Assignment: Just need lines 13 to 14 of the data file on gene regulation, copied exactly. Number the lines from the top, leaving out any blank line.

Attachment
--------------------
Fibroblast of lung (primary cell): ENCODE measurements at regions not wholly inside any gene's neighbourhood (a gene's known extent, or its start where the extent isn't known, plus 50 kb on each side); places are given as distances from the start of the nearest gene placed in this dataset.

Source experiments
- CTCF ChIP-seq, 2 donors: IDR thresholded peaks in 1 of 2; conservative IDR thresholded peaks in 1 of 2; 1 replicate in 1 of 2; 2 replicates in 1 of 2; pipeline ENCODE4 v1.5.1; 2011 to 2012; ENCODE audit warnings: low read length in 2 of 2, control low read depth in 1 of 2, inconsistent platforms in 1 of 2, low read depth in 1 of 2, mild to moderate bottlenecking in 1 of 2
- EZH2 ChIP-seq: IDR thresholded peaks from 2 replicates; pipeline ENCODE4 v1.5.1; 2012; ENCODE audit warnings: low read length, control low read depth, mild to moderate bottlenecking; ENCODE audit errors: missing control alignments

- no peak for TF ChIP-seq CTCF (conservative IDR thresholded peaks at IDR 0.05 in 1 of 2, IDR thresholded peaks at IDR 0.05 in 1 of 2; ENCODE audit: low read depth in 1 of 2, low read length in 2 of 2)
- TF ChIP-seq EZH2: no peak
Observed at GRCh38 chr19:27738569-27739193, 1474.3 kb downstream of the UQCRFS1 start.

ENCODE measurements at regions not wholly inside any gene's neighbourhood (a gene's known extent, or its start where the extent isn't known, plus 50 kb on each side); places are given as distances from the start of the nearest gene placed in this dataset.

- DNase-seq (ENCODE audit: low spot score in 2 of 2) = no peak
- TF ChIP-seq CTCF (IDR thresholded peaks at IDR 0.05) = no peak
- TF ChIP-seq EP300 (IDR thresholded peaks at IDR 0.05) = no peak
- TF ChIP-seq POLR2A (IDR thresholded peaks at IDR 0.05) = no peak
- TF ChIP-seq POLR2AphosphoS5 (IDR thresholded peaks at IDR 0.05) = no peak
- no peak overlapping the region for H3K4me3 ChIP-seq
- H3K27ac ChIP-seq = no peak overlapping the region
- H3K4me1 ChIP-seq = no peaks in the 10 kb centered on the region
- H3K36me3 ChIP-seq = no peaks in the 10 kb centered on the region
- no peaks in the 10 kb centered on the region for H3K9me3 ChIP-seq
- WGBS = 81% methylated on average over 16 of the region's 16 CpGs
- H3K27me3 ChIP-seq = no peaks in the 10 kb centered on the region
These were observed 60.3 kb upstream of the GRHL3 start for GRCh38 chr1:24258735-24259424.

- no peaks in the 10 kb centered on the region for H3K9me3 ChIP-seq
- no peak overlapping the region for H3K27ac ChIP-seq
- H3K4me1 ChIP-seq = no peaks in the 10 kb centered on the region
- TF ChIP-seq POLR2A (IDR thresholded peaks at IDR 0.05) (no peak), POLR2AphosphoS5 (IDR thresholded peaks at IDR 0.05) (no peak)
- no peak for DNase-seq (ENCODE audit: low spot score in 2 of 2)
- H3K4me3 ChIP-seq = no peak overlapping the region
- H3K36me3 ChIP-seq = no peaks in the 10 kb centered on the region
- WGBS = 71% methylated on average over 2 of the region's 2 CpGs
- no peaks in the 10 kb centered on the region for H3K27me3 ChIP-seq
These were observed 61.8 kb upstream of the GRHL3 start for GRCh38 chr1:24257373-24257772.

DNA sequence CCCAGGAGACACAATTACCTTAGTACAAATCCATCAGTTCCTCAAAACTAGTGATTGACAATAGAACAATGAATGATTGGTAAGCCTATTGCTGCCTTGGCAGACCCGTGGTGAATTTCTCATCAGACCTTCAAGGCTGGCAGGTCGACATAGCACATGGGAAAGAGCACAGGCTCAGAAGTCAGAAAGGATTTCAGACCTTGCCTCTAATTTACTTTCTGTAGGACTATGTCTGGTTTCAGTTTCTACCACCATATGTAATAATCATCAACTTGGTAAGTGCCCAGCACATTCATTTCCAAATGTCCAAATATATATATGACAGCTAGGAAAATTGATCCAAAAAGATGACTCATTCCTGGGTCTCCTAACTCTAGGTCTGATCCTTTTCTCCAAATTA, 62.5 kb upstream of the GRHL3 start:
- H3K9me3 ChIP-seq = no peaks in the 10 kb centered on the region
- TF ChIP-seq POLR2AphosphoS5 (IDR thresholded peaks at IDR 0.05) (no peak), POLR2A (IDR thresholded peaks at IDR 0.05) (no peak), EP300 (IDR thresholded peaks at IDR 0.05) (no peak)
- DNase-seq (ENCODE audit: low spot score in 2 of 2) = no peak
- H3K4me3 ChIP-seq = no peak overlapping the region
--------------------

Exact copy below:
- TF ChIP-seq POLR2AphosphoS5 (IDR thresholded peaks at IDR 0.05) = no peak
- no peak overlapping the region for H3K4me3 ChIP-seq